Carlos tells us about the study that he and his collaborators carry out on seabirds and fish (tuna) in the Galapagos. The study shows that, despite its geographic isolation, Galapagos marine ecosystems are exposed to global pollutants such as mercury, whose levels appear to increase with the intensity of marine upwellings during La Niña scenarios.

Does Geographic Isolation Shield Them Against Global Pollution?

Jen Jones

Galapagos Conservation Trust

Jen shows how researchers, the community, NGOs, and political actors are coming together to increase ocean protection, tackle plastic pollution, and inspire action to mitigate the effects of climate change on the archipelago.

How Community are Coming Together to Improve and Inspire Climate Action

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In 2022, the Galapagos Science Center (GSC) and the broader UNC & USFQ Galapagos Initiative will celebrate its 10th Anniversary. We are proud to announce the World Summit on Island Sustainability scheduled to be held on June 26–30, 2022 at the Galapagos Science Center and the Community Convention Center on San Cristobal Island.

The content of the World Summit will be distributed globally through social media and results documented through papers published in a book written as part of the Galapagos Book Series by Springer Nature and edited by Steve Walsh (UNC) & Carlos Mena (USFQ) as well as Jill Stewart (UNC) and Juan Pablo Muñoz (GSC/USC). The book will be inclusive and accessible by the broader island community including scientists, managers, residents, tourists, and government and non-government organizations.

While the most obvious goal of organizing the World Summit on Island Sustainability is to celebrate the 10th Anniversary of the GSC and the UNC-USFQ Galapagos Initiative, other goals will be addressed through special opportunities created as part of our operational planning of the World Summit.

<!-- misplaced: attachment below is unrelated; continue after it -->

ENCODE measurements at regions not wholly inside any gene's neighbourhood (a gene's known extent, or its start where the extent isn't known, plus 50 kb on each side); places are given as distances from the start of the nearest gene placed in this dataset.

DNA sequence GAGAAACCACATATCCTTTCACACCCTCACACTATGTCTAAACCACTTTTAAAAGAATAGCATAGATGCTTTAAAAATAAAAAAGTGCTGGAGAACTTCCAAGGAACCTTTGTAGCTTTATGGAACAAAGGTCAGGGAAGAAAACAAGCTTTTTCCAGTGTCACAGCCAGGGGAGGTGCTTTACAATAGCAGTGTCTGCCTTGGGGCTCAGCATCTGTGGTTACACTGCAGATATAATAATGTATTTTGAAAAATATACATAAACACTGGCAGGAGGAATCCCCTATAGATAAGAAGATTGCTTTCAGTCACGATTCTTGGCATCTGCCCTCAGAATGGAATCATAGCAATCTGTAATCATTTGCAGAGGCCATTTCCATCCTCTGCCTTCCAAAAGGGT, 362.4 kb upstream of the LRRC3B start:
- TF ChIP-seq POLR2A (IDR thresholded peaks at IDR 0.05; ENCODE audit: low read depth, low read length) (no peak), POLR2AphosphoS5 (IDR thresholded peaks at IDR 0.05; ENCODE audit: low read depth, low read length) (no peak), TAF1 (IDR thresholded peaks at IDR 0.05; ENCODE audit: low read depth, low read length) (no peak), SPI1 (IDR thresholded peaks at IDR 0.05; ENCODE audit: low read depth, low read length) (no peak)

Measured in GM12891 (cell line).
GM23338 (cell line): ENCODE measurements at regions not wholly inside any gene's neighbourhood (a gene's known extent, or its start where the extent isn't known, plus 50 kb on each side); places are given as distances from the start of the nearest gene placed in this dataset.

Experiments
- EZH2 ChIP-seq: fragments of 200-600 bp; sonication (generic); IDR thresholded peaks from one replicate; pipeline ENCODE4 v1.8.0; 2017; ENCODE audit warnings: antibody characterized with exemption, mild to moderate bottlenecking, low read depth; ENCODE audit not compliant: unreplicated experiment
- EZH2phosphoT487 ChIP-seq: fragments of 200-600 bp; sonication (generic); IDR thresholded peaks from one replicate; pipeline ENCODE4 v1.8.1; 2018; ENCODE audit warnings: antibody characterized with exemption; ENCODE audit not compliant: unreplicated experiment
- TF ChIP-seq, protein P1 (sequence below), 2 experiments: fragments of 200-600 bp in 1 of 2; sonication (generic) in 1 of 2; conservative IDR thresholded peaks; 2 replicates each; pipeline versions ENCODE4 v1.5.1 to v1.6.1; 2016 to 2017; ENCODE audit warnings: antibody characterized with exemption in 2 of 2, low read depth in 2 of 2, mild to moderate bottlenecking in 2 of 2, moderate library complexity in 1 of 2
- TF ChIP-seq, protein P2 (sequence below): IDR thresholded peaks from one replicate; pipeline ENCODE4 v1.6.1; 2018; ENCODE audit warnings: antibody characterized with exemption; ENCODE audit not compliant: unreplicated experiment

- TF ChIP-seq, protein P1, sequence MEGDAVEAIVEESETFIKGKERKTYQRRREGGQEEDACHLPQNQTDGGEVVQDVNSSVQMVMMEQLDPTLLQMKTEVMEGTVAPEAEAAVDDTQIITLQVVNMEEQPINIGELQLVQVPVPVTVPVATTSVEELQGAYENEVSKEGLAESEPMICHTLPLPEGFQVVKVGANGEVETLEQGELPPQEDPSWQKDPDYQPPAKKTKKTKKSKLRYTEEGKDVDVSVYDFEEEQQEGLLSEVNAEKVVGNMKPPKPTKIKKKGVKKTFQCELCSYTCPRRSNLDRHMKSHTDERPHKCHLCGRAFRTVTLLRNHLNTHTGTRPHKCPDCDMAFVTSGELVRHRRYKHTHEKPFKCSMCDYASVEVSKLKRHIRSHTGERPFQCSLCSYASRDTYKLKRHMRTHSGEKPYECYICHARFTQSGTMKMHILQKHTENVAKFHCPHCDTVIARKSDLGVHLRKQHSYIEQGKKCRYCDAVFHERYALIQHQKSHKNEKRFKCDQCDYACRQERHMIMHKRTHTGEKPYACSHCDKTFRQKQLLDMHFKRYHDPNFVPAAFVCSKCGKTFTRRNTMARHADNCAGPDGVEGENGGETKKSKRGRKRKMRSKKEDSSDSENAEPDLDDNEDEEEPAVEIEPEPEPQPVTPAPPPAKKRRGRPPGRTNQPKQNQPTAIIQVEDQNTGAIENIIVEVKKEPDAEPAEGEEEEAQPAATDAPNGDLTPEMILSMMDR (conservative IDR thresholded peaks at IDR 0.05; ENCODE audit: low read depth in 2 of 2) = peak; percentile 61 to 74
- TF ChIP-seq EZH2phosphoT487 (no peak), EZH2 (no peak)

For instance, we seek to elevate and highlight the Galapagos in the island conservation discourse, seeking to interact with other island networks in more obvious and conspicuous ways to benefit the Galapagos Islands, the UNC-USFQ Galapagos Initiative, and the world. We will seize the opportunity to further develop the I2N2 – International Islands Network-of-Networks. Further, we wish to highlight and emphasize multiple visions of a sustainable future for the Galapagos Islands and we cannot do this alone. Therefore, engaging the Ecuadorian Ministry of Environment, the Ministry of Tourism, the Government Council of Galapagos, the Galapagos National Park, and local Galapagos authorities, including government and non-government organizations and local citizen groups, is imperative.

The Galapagos Science Center on San Cristobal Island, Galapagos

Borrowing from Hawaii’s and Guam’s Green Growth Program and the Global Island Partnership, we wish to examine existing global programs that emphasize island sustainability and their incorporation into life, policies, and circumstances in the Galapagos Islands. We will also seek to enhance our connections with the institutional members of our International Galapagos Science Consortium and expand the Consortium through the recruitment of other member institutions. We will also work to benefit islands and their local communities by working with citizen groups as well as important NGOs who seek to improve the natural conditions in the Galapagos and diminish the impact of the human dimension on the future of Galapagos’ ecosystems.

Lastly, we will use the World Summit to benefit UNC & USFQ and our constituencies through a strong and vibrant communication plan about the World Summit, creating corporate relationships as sponsors, identifying funding goals through donors, and benefiting our study abroad program for student engagement in the Galapagos Islands. We plan to develop and issue a Galapagos Sustainability Communique after the World Summit that includes the vision and insights of all its participants for a sustainable Galapagos with applicability to global island settings.

We are eager to hear your perspective and have you join us at the World Summit on Island Sustainability!